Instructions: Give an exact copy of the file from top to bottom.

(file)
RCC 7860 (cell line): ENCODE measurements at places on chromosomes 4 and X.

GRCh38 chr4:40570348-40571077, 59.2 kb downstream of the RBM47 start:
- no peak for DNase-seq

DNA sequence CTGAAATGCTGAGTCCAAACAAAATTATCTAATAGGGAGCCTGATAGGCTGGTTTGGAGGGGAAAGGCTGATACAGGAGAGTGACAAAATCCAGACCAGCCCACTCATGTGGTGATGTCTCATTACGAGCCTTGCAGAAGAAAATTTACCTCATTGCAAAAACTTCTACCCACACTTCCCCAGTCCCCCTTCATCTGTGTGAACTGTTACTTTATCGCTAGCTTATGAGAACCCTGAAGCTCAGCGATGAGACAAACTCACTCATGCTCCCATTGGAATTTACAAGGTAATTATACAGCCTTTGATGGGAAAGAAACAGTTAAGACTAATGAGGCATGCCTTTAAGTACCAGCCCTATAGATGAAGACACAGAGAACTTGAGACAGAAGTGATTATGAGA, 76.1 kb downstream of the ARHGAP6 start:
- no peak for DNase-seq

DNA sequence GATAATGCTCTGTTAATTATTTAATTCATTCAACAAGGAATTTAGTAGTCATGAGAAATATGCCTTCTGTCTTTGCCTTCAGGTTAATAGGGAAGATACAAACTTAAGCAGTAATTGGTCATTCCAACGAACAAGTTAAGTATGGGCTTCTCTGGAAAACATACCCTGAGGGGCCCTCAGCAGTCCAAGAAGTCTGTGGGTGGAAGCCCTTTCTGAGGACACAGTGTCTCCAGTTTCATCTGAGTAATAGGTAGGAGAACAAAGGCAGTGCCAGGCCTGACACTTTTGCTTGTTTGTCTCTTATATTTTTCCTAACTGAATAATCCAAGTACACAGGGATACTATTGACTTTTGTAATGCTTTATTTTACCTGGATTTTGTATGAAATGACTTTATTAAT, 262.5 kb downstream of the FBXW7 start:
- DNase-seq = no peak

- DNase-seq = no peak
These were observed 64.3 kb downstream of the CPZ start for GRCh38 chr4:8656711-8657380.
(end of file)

RCC 7860 (cell line): ENCODE measurements at places on chromosomes 4 and X.

GRCh38 chr4:40570348-40571077, 59.2 kb downstream of the RBM47 start:
- no peak for DNase-seq

DNA sequence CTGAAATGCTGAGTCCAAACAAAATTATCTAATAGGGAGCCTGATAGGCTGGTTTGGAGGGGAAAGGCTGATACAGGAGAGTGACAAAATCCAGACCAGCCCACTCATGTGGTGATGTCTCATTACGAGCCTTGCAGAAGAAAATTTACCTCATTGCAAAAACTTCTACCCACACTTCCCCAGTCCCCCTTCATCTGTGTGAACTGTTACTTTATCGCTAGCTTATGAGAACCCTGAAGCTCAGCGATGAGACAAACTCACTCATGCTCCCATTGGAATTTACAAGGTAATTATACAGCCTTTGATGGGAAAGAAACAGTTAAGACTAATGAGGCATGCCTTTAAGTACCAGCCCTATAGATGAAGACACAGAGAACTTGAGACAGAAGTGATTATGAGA, 76.1 kb downstream of the ARHGAP6 start:
- no peak for DNase-seq

DNA sequence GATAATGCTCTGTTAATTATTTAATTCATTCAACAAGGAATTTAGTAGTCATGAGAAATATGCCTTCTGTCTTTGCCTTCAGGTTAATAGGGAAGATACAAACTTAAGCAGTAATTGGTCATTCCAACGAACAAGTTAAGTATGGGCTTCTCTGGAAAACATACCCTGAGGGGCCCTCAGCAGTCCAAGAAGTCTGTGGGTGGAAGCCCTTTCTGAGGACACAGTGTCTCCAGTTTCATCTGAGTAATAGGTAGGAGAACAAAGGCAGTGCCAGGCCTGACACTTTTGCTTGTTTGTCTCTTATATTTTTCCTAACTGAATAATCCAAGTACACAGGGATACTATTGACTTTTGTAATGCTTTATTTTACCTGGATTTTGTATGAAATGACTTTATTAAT, 262.5 kb downstream of the FBXW7 start:
- DNase-seq = no peak

- DNase-seq = no peak
These were observed 64.3 kb downstream of the CPZ start for GRCh38 chr4:8656711-8657380.